Baikal-Amur Mainline runs through the embankments, bogs, permafrost, taiga, and mountains.
- The length of BAM from the station “Tayshet” to the station “Sovetskaya Gavan” is 4287 km.
- “Tayshet” in the language of Cotto means “cold water.”
- The Baikal-Amur Mainline is not a Trans-Siberian Railway. BAM branches off from the Trans-Siberian Railway and passes to the north of it.
- During the development of BAM, the USSR had a strained relationship with China. Because of this, BAM was laid out as far as possible to the north, in contrast to the Trans-Siberian Railway, some sections of which are very close to the border with China.
- BAM construction was the most expensive project in the Soviet era.
- Near the final station of BAM “Sovetskaya Gavan,” on the banks of the Tatar Strait during the reign of Stalin, work began on constructing a tunnel under the strait to the island of Sakhalin, but it was discontinued after the death of the Soviet leader.
- Today, the project of the Sakhalin tunnel is under active consideration. The tunnel may become the link that will provide a direct channel for goods from Japan to Europe using the shortest route.
- In the first half of the 19thcentury in the Russian Empire there were projects of transport development of Trans-Baikal and the Amur Region.
- In 1930 a promising railroad for the first time in the USSR was called the Baikal-Amur Mainline.
- In 1972, the construction of BAM began.
- BAM construction was carried out from two opposite directions – east and west.
- In 1984, at the junction of Balbuhta met the east and the west directions of BAM builders. 12 years of construction culminated with the opening of the entire road of the Baikal-Amur Mainline.
- Baikal-Amur Mainline includes about 2,000 bridges.
- Severo-Muisk tunnel that passes under the Severo-Muisk ridge was opened only in 2003. This is the longest tunnel in Russia – 15,343 m.
- Earthquakes up to 9-10 points on a relative scale. Permafrost in the areas at the beginning and the end of the tunnel, areas with unstable rocks with many cracks. But the most difficult are the zones of active faults in width from 5 to 900 meters with the inflow of water from them to several hundred cubic meters per hour at a pressure of 34 atm., and quicksand found in granite. Also, high concentration of the radioactive gas radon. Such complex of difficulties is not found anywhere else in the world.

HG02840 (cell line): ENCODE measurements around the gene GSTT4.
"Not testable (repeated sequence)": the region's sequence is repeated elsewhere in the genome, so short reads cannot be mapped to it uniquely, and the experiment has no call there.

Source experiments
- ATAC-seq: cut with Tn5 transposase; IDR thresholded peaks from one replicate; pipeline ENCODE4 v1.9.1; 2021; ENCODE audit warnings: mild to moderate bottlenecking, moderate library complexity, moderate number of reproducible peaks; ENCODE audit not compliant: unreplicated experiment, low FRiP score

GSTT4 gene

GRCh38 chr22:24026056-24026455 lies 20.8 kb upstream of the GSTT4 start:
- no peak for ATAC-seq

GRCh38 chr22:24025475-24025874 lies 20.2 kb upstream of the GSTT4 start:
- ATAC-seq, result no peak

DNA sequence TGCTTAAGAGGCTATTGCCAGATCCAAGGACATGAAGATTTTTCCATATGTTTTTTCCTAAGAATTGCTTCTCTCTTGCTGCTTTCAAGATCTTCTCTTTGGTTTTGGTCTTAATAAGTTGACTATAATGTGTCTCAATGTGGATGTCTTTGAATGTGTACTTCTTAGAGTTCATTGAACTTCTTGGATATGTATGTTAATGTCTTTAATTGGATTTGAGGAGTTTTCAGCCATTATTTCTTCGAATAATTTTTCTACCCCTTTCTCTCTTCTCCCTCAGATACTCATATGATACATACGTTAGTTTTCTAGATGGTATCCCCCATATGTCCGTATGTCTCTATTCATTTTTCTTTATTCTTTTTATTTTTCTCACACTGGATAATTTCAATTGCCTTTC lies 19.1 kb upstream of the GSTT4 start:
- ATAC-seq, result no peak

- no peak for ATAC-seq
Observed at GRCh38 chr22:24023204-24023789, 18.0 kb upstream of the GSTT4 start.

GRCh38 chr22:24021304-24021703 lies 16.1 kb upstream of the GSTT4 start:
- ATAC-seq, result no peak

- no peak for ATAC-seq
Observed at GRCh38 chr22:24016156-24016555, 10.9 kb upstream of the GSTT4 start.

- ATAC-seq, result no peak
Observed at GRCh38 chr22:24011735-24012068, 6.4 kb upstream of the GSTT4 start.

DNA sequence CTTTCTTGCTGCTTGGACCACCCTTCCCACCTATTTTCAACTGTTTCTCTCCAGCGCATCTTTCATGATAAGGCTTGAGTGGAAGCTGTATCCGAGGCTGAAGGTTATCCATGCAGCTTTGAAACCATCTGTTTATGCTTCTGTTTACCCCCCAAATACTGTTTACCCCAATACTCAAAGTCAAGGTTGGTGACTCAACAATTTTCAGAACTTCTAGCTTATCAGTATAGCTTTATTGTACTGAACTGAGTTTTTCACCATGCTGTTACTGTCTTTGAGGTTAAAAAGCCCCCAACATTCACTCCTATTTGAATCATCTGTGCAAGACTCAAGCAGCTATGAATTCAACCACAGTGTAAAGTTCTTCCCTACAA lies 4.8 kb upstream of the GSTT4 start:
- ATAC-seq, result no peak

- In order to maintain the microclimate in the Seveo-Muisk tunnel, on both of its entrances there were installed special gates that are opened only for the passage of trains. Nevertheless, in the winter in the tunnel you will find giant icicles that have to be constantly removed.
- BAM was claimed to become a heavy-duty railway, but in reality the Baikal-Amur Mainline serviced less than 8 pairs of trains per day.
- There is a hypothesis, according to which the super-project BAM was approved at the same time with another super-project – the development of Military railway missile complexes, which were transported using ordinary trains. Ballistic missiles of a military complex only on one train can reach targets at a distance of 10 000 km and produce a series of nuclear explosions equivalent to 1,000 nuclear explosions in Hiroshima. These complexes today are on combat alert, which means that they travel on the railways of Russia, including the BAM.
- BAM was the most romantic construction site of the Soviet period; it was attended by several thousand students that became attracted by a romantic Construction of the century: “Our hearts…”
- During the construction of BAM there have been written a lot of songs, and even a festival of BAM songs was held.
- In the construction of the BAM railway troops also participated.
- Today, there are plans to transfer all cargo traffic from the Trans-Siberian Railway to the Baikal-Amur Mainline. Thus, the Trans-Siberian Railway will only service passenger and container traffic.
Development plans for BAM assume major upgrade of the railway – in the vicinity of the railway you can find major production sites.
To discover Russia with Alexey Gureev